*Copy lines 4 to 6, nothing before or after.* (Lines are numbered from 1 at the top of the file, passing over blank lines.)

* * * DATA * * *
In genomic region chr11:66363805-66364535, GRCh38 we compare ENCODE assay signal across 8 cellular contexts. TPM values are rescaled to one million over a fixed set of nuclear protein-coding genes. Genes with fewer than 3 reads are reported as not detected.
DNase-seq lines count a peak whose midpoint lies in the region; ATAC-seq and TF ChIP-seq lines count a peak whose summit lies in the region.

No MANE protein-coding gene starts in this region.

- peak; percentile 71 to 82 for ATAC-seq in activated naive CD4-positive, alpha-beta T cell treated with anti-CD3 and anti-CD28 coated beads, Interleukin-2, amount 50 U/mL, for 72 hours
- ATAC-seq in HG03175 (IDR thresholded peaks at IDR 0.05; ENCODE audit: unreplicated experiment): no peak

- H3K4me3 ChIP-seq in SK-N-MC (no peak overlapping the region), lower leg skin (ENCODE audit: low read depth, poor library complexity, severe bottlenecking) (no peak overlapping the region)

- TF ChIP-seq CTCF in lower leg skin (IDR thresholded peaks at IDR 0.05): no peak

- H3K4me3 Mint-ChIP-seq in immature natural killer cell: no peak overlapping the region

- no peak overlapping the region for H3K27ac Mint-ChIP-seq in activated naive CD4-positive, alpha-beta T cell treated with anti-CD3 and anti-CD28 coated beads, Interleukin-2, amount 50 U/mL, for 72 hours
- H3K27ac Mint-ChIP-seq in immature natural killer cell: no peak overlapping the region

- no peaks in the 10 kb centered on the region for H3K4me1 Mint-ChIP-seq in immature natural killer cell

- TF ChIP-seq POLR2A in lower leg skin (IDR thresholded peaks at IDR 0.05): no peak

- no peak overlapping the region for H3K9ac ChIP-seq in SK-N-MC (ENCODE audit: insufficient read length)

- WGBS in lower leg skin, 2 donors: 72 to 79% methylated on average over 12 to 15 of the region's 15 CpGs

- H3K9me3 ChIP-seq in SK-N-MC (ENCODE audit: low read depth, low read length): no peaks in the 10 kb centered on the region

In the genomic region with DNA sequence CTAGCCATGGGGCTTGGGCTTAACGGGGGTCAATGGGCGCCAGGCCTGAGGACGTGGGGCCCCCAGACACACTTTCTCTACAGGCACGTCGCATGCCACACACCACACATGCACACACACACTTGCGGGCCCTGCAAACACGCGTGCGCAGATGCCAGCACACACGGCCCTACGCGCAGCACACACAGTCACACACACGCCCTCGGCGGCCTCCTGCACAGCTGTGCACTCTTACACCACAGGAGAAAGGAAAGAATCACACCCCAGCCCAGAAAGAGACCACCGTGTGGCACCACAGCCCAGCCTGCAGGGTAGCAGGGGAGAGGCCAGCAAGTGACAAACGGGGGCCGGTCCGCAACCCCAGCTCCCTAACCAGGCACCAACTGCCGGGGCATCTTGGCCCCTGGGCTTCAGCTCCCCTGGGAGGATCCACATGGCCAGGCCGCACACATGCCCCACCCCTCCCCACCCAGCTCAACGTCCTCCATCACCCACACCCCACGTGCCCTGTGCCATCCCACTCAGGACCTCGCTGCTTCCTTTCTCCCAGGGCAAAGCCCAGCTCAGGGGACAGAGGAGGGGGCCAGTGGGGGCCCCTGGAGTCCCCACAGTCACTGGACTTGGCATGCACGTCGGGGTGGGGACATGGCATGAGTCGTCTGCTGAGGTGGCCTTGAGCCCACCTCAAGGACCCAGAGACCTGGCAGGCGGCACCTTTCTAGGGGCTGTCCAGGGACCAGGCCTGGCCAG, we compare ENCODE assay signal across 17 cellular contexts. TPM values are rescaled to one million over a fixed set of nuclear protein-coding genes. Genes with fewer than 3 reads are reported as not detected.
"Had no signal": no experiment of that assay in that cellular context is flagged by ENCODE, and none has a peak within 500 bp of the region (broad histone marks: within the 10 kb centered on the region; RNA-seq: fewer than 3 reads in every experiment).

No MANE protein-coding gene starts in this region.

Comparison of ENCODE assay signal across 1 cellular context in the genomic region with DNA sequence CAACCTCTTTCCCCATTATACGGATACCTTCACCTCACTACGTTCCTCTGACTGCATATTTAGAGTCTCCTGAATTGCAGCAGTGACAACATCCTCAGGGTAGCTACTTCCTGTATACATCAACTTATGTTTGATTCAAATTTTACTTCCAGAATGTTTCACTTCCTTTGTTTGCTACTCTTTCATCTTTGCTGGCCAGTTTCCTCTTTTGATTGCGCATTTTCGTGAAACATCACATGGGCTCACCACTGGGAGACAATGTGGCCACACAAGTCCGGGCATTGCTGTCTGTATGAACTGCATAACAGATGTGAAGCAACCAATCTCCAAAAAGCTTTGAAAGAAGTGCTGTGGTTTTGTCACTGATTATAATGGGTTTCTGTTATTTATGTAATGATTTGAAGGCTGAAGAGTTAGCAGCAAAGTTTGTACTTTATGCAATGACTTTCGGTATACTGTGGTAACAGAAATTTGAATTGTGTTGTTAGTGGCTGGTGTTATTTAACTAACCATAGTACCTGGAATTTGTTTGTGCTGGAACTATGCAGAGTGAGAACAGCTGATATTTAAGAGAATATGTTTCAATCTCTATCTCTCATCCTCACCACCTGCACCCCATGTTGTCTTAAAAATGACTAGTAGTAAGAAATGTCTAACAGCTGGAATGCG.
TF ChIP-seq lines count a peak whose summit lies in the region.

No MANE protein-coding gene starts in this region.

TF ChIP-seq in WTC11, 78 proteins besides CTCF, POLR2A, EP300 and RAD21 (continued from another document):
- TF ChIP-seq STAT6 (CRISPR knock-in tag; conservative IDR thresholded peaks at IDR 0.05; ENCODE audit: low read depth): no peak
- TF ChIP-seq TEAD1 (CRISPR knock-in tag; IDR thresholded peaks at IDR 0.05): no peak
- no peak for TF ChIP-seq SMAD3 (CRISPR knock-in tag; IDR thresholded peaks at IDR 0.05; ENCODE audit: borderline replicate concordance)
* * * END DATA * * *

- peak; percentile 71 to 82 for ATAC-seq in activated naive CD4-positive, alpha-beta T cell treated with anti-CD3 and anti-CD28 coated beads, Interleukin-2, amount 50 U/mL, for 72 hours
- ATAC-seq in HG03175 (IDR thresholded peaks at IDR 0.05; ENCODE audit: unreplicated experiment): no peak

- H3K4me3 ChIP-seq in SK-N-MC (no peak overlapping the region), lower leg skin (ENCODE audit: low read depth, poor library complexity, severe bottlenecking) (no peak overlapping the region)